Allons à Lafayette, c'est pour changer ton nom,
On va s'appeler madame, madame canaille, comme moi,
'Tite fille, t'es trop mignonne pour faire ta criminelle,
Comment ça se fait, bébé, tu m'fais ton neg comme ça.
Le monde parle mal de toi, Tu danses mais trop collée,
Comment tu crois je peux faire, bébé, pour ton venir,
Petite, t'es trop mignonne, t'es trop canaille pour moi,
(Tit fille, mais) chere tit monde (pour quoi t'me fait tout ça).
Oh , tu connais ça, ça me fait du mal!Le monde parle mal de toi. Tu danses mais trop vilain,Comment t'y crois je veux faire, pour te courtiser. Yay.
|Rayne Acadian Tribune|
Dec 2, 1954
Along with Harry Choates and Aldus Roger, the old Joe Falcon tune "Allons A Lafayette" would get reworked into "Lafayette Two Step" (#617) in late 1951 or early 1952. The O.S.T. Nite Club and dance hall was a favorite for musicians and locals around Rayne, Louisiana including both Lawrence and Aldus. It was located on the Old Spanish Trail, the road coming through Rayne as a principal "highway" in those years.2 It easily would have been the highway in which musicians in southwest Louisiana, such as Joe Falcon and Lawrence Walker, would have traveled in order to "go to Lafayette".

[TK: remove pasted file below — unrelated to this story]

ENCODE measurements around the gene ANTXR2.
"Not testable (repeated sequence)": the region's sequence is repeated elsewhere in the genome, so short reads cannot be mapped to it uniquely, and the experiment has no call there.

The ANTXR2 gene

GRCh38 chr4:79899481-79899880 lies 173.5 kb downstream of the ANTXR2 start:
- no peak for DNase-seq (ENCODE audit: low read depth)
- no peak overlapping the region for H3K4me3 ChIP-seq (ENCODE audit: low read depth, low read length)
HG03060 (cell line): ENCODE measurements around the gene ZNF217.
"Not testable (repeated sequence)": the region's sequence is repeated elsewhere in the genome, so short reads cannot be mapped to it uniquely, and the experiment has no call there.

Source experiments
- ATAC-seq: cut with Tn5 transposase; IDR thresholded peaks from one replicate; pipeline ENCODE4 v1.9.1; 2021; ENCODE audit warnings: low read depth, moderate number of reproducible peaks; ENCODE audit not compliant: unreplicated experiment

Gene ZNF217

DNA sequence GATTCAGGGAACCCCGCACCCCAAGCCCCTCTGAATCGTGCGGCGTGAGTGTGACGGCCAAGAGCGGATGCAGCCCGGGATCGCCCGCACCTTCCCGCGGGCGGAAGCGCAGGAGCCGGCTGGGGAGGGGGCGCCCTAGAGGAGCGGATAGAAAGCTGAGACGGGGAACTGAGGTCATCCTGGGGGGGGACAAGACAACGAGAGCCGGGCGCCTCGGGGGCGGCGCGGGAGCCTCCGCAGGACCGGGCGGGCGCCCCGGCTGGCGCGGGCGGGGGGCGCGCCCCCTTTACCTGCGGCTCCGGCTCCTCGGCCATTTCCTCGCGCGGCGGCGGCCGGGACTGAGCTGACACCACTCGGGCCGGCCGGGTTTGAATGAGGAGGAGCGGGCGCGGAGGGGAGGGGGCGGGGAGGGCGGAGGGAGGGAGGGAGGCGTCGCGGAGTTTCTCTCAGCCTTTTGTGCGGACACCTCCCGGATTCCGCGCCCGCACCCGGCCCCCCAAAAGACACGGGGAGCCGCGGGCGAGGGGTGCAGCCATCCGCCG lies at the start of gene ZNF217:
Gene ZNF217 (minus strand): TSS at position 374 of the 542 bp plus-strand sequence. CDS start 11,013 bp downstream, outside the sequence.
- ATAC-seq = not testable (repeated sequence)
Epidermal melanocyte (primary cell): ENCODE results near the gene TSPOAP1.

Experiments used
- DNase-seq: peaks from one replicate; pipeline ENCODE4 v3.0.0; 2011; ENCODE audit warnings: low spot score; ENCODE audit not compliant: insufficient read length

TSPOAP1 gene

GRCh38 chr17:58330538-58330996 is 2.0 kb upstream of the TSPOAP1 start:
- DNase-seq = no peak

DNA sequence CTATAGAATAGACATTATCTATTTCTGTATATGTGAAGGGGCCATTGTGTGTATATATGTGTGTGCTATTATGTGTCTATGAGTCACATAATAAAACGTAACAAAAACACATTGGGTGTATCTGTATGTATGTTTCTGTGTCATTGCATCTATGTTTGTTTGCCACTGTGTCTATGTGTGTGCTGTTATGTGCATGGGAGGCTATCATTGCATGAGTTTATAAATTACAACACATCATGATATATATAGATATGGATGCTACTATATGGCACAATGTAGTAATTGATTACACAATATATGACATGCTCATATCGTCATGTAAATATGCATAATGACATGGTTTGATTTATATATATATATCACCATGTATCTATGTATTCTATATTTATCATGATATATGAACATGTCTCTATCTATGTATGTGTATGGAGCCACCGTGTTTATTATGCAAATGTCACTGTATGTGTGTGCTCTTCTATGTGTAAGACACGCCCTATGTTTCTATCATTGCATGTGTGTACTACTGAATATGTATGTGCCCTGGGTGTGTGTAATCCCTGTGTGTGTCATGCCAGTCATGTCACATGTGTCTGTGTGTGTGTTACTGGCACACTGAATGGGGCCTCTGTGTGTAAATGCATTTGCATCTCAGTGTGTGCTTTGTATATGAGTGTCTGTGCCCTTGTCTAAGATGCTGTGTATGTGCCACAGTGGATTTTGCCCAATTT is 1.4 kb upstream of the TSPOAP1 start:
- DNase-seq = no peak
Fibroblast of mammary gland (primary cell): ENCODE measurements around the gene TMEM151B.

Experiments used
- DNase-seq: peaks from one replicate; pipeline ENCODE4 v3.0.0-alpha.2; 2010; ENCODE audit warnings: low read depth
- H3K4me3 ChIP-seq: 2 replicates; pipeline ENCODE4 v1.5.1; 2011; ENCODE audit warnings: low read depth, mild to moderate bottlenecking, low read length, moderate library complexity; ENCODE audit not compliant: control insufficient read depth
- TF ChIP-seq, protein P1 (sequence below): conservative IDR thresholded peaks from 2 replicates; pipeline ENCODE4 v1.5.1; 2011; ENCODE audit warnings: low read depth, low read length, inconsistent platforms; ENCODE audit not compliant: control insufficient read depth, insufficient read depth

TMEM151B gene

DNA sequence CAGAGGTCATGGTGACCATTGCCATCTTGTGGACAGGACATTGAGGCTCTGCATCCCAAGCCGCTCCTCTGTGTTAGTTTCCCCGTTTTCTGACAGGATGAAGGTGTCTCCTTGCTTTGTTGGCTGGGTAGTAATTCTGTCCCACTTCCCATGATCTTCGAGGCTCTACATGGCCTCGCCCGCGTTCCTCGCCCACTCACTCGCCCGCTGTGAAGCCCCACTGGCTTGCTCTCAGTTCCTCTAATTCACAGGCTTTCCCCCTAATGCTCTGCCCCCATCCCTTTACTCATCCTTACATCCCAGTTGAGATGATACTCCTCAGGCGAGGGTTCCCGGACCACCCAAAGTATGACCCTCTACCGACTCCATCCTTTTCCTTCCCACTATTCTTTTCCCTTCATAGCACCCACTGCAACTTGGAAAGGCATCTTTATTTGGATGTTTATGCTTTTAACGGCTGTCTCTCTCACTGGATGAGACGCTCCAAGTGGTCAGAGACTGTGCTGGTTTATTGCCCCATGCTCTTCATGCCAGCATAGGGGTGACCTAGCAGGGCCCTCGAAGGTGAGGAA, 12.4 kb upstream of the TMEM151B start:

O.S.T. Nite Club in Rayne3
Let's go to Lafayette, to change your name,
We'll call you Mrs, Mrs. Naughty, just like me,
Little girl, you're too cute to be this bad,
How is it, baby, you do that to your old man like that?
Everyone in the world speaks bad about you, you dance, well, too stuck-up,
How do you think feel, baby, for you in the future?
You're small, you're too cute, you're too vulgar for me,
Little girl, well, dear little everything, why do you do this to me?
Oh, you know this, it makes me sad!Everyone in the world speaks bad about you, you dance, well, too nasty,How I think I want you, baby, to woo you. Yeh.
|O.S.T. Nite Club in Rayne3|
He was a leader in the accordion revival. By spotlighting the most identifiable instrumental sound in Cajun music, he helped to halt the lemming-like rush of local musicians into the arms of country music. During the lean fifties, he and Aldus Roger were the most popular accordionists in Acadiana.1
- South to Louisiana: The Music of the Cajun Bayous By John Broven
- Rayne By Cheryl McCarty, Tony Olinger
- Pictures by Tony Olinger, Charles Stutes and Lafayette Clerk of Court
- Lyrics by Jerry M
Cajun Capers: Cajun Music 1928-1954 (Proper, 2005)
The Beginner's Guide to Cajun Music (Proper/Primo, 2008)